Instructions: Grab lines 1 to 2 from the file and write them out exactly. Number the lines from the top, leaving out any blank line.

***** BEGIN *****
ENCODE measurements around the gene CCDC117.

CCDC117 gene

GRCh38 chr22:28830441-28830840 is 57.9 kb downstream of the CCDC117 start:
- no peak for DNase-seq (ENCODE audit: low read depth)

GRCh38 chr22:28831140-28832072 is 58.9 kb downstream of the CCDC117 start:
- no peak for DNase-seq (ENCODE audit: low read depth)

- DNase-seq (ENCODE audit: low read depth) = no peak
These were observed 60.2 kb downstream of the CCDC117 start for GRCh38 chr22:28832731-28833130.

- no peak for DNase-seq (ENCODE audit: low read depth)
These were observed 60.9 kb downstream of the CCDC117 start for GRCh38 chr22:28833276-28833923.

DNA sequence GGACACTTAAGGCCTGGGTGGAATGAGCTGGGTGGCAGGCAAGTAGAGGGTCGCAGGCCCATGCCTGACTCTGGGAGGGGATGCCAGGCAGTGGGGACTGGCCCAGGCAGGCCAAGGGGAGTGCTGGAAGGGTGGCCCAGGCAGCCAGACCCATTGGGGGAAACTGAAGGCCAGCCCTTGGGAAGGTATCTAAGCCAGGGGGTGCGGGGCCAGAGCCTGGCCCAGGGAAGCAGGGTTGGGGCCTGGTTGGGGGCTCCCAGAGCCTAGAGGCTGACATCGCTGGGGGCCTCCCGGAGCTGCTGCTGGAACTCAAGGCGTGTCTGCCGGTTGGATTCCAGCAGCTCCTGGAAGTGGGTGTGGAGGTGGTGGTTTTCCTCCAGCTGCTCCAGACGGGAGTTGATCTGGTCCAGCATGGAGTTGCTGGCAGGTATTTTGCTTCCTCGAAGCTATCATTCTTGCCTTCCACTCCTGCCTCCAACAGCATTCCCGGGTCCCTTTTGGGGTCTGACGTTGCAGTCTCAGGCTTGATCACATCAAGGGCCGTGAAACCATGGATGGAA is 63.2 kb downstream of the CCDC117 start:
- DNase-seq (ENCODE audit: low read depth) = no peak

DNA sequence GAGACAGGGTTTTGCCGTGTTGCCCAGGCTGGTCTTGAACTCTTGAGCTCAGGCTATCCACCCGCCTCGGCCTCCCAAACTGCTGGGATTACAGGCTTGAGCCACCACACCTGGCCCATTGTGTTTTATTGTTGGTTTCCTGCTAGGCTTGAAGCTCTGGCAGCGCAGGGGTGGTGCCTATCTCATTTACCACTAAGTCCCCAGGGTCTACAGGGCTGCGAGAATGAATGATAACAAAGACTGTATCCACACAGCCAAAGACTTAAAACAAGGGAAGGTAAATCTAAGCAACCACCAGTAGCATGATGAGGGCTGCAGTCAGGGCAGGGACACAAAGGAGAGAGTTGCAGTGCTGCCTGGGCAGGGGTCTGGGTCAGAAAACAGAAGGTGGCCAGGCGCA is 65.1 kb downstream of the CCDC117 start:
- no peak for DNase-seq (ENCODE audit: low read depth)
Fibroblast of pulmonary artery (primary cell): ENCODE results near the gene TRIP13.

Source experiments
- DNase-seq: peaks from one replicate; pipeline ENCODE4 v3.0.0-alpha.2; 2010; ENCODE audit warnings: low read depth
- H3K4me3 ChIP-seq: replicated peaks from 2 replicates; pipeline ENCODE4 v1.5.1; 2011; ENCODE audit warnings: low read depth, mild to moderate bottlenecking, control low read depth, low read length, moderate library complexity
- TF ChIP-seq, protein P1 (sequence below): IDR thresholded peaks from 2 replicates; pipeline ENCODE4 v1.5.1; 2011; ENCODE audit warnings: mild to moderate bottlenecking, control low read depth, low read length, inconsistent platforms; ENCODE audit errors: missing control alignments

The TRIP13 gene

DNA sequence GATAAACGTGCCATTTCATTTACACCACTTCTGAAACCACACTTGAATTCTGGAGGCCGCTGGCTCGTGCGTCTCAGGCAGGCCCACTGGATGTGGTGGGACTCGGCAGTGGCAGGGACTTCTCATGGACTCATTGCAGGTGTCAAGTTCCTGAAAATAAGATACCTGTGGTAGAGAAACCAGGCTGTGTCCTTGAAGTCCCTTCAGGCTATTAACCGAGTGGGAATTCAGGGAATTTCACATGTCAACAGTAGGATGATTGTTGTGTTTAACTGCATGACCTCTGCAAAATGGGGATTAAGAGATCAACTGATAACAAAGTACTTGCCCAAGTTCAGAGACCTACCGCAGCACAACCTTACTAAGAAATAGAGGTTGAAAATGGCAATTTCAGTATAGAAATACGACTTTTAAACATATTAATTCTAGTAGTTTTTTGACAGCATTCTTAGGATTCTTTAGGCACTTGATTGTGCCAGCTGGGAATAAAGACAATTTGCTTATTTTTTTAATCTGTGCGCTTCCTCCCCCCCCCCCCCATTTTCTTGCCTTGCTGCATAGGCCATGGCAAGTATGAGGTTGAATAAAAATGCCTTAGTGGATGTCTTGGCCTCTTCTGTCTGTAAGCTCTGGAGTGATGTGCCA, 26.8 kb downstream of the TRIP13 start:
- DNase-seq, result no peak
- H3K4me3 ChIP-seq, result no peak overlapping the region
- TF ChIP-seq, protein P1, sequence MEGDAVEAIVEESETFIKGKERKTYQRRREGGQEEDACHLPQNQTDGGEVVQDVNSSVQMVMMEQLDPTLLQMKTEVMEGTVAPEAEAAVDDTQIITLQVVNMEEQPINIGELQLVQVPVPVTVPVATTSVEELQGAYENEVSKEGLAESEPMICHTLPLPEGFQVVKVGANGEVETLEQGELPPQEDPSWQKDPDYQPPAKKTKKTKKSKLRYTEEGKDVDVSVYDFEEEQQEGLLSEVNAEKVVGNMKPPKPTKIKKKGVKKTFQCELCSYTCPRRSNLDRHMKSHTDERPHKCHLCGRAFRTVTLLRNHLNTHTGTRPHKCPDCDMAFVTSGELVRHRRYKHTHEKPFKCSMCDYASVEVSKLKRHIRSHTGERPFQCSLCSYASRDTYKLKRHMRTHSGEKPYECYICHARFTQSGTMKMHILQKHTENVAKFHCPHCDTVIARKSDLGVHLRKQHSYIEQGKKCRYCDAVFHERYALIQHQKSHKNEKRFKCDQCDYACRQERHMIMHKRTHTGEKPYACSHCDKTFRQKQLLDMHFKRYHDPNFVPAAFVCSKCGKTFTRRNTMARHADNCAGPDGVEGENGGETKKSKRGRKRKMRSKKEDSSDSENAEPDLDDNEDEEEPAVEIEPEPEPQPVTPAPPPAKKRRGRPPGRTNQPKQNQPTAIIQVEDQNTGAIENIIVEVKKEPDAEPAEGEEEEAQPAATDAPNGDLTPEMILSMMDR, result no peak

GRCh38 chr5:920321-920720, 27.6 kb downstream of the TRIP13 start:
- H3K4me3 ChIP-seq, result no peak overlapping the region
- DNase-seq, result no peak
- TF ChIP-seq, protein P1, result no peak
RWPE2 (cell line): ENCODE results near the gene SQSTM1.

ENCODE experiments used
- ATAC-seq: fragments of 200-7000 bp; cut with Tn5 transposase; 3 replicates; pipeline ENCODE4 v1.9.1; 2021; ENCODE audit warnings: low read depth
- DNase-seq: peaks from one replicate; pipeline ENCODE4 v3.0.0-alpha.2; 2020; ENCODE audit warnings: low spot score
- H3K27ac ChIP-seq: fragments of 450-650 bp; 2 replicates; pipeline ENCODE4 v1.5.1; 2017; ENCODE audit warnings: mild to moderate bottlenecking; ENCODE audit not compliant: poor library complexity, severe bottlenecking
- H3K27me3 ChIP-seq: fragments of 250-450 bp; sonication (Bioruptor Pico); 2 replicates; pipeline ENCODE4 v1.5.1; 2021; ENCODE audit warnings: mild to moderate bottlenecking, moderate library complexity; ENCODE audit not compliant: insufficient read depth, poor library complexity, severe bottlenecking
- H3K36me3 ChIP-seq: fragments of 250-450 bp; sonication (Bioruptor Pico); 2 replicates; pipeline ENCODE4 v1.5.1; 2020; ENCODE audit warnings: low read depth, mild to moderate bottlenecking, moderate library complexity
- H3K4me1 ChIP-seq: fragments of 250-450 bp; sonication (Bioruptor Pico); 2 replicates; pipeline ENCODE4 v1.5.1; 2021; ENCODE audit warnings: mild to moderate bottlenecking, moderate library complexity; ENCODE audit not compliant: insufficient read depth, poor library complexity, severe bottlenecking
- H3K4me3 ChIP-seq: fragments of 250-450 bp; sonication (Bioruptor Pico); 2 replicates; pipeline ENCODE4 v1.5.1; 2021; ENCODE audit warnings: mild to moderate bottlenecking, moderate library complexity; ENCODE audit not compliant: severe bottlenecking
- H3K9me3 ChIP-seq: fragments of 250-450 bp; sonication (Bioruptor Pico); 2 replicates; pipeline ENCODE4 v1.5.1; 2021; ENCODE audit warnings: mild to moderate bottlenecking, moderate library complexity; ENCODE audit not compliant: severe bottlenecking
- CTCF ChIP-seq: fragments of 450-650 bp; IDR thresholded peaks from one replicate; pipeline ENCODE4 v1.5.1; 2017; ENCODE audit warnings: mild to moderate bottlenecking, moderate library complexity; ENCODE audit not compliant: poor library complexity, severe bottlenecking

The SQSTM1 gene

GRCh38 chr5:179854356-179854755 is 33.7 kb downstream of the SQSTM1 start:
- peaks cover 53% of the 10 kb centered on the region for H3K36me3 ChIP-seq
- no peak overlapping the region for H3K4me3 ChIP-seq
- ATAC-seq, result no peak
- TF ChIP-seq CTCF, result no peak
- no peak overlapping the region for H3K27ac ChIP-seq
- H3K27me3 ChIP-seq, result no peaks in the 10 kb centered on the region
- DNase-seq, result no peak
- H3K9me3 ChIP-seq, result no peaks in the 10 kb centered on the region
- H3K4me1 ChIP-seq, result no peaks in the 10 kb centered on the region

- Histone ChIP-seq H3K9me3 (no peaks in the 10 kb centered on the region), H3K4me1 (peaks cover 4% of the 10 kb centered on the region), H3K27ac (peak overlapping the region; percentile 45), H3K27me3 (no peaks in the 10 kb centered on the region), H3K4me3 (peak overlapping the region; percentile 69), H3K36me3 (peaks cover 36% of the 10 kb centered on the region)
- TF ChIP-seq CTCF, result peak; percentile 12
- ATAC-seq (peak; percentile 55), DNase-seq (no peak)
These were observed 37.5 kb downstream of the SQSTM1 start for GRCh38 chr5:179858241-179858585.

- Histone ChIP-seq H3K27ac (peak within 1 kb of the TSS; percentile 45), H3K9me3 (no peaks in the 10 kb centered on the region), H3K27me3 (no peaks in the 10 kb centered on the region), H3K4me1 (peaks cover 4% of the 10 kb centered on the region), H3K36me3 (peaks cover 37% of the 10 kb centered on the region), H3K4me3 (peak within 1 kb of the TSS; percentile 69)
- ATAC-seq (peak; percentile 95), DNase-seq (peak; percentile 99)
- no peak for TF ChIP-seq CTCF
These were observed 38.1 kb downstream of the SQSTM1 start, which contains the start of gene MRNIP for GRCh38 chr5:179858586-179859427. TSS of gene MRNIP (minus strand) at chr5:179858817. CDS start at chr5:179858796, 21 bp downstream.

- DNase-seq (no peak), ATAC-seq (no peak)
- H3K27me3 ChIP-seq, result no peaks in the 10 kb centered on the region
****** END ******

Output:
ENCODE measurements around the gene CCDC117.

CCDC117 gene